This is a volume long needed. While American Masons often enjoy seeing the occasional reproduction of tracing boards in various media, too commonly we have failed to actually study them in depth. This is a shame, because, with few exceptions, the images on the tracing boards apply just as readily to our contemplations as to the reflections of our brethren in England and in other lands where such boards are commonly used.

There is a popular misconception that the tracing boards are mere devices meant to assist us in the ritualistic performance of the memorized lectures. While these images may be very helpful as mnemonic tools, Rees traces the real origins of the tracing boards to some of the most essential psychological needs of man, most importantly the urge to create "in a form comprehensible to his fellow men'.'.'.'images that would assist him in devotion to the deity." Thus, within Freemasonry, the boards serve to help us better convey the inner meaning of the ritual.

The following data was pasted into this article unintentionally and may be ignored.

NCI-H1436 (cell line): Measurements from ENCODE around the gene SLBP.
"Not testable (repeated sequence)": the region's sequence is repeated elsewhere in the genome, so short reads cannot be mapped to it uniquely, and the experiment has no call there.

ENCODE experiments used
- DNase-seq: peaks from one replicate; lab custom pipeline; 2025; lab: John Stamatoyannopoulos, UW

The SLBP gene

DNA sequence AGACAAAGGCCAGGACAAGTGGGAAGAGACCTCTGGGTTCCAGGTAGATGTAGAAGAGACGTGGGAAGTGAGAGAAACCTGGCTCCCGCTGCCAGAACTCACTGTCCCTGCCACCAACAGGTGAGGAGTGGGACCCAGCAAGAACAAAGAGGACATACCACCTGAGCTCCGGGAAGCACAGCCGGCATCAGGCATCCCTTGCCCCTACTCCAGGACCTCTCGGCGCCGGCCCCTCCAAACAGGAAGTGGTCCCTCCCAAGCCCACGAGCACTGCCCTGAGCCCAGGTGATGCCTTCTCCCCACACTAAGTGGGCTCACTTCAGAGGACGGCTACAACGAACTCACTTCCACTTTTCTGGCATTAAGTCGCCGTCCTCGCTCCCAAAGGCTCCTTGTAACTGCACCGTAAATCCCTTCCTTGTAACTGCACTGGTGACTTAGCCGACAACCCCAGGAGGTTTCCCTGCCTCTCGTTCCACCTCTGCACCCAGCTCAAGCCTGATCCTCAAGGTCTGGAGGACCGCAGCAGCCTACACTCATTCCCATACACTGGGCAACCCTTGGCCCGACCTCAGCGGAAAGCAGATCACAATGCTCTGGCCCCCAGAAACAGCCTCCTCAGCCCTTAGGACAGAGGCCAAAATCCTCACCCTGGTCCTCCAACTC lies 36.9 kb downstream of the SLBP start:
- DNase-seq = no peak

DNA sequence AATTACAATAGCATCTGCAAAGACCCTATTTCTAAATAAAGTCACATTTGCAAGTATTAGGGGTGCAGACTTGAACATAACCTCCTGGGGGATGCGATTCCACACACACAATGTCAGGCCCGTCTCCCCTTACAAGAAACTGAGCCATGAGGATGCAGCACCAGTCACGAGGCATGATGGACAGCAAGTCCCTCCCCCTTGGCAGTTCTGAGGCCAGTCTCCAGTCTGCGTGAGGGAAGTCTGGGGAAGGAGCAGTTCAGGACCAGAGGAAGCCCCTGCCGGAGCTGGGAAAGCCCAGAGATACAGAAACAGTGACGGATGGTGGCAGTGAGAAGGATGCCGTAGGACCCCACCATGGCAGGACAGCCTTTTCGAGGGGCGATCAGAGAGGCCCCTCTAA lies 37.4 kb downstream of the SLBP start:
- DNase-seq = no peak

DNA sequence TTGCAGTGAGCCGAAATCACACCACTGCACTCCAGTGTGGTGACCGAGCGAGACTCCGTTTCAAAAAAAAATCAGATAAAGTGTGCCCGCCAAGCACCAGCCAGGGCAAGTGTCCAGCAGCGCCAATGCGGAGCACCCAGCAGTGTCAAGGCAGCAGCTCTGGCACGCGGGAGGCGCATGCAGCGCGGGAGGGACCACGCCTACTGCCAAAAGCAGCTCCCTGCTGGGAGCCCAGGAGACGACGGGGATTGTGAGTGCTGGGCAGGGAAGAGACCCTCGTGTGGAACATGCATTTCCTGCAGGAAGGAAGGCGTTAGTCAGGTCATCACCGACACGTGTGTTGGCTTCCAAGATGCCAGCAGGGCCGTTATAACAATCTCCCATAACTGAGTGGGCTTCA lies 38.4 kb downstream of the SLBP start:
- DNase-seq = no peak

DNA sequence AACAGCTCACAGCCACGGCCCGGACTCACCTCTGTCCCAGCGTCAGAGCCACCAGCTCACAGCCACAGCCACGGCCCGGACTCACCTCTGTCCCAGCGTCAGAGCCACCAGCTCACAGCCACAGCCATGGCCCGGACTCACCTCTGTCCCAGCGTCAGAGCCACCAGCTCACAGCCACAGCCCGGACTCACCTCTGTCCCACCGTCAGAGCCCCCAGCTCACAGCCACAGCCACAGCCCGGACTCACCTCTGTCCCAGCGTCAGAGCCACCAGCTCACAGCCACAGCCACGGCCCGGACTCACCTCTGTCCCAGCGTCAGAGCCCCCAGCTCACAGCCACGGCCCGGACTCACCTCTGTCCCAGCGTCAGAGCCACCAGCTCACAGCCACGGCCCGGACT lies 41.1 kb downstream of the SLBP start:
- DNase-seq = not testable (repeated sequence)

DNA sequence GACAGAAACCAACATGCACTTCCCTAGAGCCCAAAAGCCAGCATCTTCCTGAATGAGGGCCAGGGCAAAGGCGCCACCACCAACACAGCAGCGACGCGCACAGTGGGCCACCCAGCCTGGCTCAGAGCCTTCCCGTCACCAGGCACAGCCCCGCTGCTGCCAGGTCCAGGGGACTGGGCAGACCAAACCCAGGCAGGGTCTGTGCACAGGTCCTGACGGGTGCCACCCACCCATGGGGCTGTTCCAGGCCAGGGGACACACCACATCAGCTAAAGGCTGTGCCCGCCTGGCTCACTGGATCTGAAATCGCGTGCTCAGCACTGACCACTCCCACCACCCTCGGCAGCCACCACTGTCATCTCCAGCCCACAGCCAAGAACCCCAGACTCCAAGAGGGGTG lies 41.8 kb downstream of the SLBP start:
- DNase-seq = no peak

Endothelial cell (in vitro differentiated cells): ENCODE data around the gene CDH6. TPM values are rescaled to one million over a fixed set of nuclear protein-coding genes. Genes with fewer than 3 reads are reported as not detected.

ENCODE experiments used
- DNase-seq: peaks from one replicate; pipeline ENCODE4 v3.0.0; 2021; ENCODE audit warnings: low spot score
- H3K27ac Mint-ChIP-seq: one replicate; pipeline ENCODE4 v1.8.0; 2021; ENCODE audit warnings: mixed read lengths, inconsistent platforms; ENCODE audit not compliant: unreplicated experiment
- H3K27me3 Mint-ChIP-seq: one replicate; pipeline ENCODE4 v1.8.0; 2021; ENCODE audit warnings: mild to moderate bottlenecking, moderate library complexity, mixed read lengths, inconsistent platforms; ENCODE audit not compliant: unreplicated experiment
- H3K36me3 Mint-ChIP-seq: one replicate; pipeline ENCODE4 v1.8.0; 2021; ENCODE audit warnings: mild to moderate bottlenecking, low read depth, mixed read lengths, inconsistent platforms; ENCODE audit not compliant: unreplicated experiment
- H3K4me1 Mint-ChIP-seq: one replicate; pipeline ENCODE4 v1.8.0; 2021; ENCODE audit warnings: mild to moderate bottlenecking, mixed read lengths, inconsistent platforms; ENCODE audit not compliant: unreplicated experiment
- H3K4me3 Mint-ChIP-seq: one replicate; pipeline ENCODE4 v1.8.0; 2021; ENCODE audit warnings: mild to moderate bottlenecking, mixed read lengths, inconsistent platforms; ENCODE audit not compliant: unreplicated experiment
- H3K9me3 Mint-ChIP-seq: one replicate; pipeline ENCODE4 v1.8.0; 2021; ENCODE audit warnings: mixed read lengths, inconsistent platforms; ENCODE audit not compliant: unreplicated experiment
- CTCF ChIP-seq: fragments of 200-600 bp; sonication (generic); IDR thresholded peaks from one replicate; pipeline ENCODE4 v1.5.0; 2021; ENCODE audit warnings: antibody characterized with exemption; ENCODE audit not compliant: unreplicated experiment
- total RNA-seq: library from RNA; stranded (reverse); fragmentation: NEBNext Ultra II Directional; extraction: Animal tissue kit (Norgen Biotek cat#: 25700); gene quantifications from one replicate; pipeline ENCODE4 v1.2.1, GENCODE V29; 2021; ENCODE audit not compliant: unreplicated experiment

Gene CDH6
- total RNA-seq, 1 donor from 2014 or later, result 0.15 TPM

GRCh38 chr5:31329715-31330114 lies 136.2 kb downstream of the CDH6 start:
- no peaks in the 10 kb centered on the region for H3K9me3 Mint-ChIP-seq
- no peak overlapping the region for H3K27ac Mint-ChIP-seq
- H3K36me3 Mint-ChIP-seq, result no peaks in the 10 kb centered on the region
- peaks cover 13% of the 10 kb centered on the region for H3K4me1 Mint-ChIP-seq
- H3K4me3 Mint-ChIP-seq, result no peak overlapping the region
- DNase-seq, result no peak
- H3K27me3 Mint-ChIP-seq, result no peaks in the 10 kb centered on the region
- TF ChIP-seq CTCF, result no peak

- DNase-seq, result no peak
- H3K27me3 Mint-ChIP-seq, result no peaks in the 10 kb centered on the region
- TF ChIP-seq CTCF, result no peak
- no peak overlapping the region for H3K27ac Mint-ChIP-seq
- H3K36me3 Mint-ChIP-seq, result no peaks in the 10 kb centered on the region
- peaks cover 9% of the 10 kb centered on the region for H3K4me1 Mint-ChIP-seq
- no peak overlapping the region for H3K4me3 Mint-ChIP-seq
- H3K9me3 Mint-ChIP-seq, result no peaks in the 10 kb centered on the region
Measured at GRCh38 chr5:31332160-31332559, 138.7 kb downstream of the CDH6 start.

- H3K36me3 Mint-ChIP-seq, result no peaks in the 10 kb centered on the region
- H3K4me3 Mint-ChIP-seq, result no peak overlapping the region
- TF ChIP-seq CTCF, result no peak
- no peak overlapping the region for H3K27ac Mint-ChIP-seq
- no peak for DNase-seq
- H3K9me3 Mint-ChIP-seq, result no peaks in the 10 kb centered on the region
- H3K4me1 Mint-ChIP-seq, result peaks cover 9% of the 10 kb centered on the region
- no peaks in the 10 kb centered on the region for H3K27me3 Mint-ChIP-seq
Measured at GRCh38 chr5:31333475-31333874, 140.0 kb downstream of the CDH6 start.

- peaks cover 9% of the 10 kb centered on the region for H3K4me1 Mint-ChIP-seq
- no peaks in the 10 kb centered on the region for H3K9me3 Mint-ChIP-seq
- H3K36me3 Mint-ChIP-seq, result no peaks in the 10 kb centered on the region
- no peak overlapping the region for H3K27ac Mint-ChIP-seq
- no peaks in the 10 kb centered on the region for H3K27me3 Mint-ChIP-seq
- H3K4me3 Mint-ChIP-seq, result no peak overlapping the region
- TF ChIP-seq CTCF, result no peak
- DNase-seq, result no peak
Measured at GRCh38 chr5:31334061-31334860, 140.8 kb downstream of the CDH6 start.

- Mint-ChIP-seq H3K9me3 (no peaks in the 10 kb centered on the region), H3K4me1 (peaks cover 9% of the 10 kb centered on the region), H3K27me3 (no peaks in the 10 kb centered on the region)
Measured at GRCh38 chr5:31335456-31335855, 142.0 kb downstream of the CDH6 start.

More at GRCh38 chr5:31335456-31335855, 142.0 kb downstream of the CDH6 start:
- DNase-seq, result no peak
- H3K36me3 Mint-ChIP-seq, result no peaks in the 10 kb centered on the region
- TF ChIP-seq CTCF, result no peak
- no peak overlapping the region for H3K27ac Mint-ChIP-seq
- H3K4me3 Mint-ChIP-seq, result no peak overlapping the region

After reminding us that there exist eighteenth century records that describe initiates studying drawings made directly on the lodge room floor (which were, due to their esoteric nature, washed away immediately after the temple was closed), Rees reveals his view of the important role the tracing boards can play: "Freemasonry is about rendering in symbol and allegory that which words alone cannot render. And a visual image gives us a way of using our own insight to decode the message. The tracing boards are there to do just that--from their original function of laying out the plan of the building, they have developed into a means for us to lay out the message, and then to profit by it."